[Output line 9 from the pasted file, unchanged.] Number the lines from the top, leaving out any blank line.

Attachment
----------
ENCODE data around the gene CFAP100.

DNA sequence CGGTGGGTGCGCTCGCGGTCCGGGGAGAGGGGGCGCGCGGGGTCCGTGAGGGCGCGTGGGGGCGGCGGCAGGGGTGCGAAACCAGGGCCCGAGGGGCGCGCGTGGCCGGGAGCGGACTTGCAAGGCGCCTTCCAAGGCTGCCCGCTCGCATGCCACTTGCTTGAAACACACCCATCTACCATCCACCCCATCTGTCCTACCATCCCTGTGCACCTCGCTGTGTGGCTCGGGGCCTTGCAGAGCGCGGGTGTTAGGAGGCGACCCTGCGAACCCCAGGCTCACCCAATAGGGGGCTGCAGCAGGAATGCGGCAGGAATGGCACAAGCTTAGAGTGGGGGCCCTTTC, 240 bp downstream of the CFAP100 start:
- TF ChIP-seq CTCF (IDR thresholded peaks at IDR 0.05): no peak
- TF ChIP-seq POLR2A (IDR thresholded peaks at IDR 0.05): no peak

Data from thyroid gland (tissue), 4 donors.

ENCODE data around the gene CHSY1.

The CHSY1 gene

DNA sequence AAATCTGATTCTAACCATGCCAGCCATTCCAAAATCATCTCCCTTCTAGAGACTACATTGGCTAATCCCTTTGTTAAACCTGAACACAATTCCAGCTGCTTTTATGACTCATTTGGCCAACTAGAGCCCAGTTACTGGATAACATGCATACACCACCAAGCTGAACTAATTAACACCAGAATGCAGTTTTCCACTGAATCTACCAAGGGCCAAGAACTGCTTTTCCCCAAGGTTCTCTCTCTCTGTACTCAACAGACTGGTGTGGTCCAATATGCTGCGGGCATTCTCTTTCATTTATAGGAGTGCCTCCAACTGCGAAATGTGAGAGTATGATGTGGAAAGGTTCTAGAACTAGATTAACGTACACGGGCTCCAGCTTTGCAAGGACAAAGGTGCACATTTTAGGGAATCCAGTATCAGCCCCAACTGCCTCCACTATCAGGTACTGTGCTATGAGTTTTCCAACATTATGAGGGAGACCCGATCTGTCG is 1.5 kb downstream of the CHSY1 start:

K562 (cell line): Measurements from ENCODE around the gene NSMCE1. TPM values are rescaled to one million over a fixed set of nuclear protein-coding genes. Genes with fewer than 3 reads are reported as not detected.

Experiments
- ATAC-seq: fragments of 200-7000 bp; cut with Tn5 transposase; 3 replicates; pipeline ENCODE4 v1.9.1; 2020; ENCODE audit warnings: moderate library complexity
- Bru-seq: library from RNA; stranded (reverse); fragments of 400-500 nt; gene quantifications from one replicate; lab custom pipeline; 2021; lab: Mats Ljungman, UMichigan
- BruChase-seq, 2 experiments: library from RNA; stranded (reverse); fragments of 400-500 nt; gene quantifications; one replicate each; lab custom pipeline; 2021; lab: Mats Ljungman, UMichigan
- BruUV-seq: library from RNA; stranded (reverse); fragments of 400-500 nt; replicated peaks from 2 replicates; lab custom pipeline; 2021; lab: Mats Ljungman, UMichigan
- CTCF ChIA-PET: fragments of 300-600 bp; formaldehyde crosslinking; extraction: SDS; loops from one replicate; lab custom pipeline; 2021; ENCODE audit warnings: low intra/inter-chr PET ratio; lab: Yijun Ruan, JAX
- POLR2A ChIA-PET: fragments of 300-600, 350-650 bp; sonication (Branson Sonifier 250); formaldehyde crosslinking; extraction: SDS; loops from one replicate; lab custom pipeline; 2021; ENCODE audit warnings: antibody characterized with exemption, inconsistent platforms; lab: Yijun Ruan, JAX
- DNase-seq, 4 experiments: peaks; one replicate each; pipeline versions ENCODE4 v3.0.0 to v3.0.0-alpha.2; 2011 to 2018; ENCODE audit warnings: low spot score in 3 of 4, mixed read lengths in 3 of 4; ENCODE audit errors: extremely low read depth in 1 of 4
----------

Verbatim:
K562 (cell line): Measurements from ENCODE around the gene NSMCE1. TPM values are rescaled to one million over a fixed set of nuclear protein-coding genes. Genes with fewer than 3 reads are reported as not detected.